Light at the end of the tunnel

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Where there is hope there are brokers, and despite the ambiguous market situation as shipping still sees itself stuck fast in one of the world’s worst economic crises in living memory, the charter market is still on the move, writes Amy Kilpin from Oslo.

According to Denis Petropoulos, Joint Managing Director of top London broker Braemar Seascope Ltd, the recession is not over, “but there is light at the end of the tunnel. Market rates may be low but there are still a significant number of transactions.

Addressing delegates attending the 4th International Ship Management summit in Oslo, Mr Petropoulos said: “As the world gets its confidence back, the price of oil is going up. The lights are not going to go out – we might be doing less, but oil and its products will always need to be carried by sea and there will definitely be growth in the future,” he revealed.

However, while there is optimism that shipping certainly hasn’t met its watery grave and that future market regrowth is simply a matter of time and confidence, it is still prudent to tread carefully until the other side of the downturn is safely reached.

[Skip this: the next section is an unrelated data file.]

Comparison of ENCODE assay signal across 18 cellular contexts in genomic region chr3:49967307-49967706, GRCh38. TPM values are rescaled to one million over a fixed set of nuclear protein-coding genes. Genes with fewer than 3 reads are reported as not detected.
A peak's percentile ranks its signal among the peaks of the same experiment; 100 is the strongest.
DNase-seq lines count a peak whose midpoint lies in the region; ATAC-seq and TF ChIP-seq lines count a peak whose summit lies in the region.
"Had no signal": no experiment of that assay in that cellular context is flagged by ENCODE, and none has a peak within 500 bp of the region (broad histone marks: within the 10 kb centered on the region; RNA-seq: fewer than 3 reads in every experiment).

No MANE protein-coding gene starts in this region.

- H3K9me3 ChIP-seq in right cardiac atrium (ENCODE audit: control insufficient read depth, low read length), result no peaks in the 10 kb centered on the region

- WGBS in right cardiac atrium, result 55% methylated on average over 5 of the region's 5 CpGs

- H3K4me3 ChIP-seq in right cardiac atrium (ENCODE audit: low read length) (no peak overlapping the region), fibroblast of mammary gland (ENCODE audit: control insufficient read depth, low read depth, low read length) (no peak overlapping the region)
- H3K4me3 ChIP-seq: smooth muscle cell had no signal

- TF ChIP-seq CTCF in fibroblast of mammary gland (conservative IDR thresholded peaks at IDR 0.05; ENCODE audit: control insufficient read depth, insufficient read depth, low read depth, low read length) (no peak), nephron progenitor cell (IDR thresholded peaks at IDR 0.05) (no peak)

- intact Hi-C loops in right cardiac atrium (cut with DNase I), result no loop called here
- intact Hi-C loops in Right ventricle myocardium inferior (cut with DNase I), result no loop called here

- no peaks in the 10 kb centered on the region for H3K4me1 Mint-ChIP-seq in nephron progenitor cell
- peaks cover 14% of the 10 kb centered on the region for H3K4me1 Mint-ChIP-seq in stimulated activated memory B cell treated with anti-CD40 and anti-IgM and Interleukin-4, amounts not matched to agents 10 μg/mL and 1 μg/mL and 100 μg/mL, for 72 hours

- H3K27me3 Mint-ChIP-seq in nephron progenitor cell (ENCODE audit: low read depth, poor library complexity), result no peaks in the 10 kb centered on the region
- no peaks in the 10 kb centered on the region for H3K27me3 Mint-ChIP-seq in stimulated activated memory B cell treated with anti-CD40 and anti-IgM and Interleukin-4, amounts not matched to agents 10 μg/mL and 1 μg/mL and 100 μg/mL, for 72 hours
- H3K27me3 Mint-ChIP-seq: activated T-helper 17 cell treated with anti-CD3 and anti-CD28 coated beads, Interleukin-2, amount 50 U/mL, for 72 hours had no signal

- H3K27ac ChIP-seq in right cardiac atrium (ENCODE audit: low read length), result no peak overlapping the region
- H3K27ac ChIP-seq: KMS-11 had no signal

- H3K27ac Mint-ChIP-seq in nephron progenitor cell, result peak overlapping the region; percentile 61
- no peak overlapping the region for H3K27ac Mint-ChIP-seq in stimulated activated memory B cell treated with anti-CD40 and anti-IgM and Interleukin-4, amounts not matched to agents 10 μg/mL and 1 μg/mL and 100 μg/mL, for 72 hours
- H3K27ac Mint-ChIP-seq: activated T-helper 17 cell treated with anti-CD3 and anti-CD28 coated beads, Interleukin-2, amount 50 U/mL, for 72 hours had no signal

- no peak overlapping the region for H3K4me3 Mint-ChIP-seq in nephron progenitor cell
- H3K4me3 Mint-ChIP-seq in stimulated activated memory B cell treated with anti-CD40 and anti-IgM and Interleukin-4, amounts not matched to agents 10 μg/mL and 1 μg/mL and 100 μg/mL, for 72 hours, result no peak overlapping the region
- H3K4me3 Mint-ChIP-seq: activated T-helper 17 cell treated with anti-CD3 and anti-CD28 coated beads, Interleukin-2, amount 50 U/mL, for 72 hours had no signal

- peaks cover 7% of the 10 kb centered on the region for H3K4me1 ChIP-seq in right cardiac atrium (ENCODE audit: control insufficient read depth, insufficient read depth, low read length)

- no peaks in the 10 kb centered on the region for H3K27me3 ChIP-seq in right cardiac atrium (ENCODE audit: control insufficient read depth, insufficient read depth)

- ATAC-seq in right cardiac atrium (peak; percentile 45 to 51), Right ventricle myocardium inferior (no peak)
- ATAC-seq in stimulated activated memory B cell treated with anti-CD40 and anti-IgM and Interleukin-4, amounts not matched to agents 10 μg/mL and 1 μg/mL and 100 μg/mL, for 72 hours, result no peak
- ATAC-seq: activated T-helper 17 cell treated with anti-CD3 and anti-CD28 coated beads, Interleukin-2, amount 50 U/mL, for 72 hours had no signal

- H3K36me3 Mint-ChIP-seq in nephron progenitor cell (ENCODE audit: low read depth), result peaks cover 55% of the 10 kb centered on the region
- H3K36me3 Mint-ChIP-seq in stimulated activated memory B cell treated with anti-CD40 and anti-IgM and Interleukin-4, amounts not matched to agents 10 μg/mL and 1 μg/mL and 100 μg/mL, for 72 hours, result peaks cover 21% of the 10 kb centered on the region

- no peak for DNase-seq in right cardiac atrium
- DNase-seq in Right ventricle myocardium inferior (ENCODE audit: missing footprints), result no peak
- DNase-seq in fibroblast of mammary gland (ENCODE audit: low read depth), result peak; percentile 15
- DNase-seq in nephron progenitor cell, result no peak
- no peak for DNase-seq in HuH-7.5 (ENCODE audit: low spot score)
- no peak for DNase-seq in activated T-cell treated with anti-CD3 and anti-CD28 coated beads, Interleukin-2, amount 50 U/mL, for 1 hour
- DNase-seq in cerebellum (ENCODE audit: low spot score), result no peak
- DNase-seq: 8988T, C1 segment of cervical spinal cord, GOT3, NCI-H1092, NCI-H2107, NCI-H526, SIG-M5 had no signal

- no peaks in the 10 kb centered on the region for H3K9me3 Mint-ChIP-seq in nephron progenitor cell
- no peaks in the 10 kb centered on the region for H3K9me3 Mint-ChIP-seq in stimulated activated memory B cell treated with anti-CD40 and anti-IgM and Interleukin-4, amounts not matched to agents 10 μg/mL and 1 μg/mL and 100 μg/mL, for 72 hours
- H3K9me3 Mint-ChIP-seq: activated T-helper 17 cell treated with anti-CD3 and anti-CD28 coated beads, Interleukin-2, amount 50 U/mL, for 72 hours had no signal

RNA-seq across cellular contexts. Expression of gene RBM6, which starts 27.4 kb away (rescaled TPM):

Mr Petropoulos added: “There is still an enormous amount of ships coming, little credit available, undervalued assets and little market return. Many will suffer consequences if things aren’t done correctly and efficiently.

“Efficiency is a direct cost saving, but the cost of inefficiencies becomes pronounced when returns are low. The importance of operational efficiency is paramount, and errors can prove fatal.”

Mr Petropoulos warned that vigilance is critical, and post fixture claims can be a considerable challenge for owners and operators with the potential for them to be left out of pocket for months or even years.

“Charterers who withhold payments, whether through their suppliers or receivers, are themselves contributing to the increase in risk if owners are forced to compromise on any part of the transportation process.

“The experience levels that exist in operations should come from experience within the industry, and unfortunately we see people with little experience who, inadvertently, cause loss of earnings for their principals,” he added.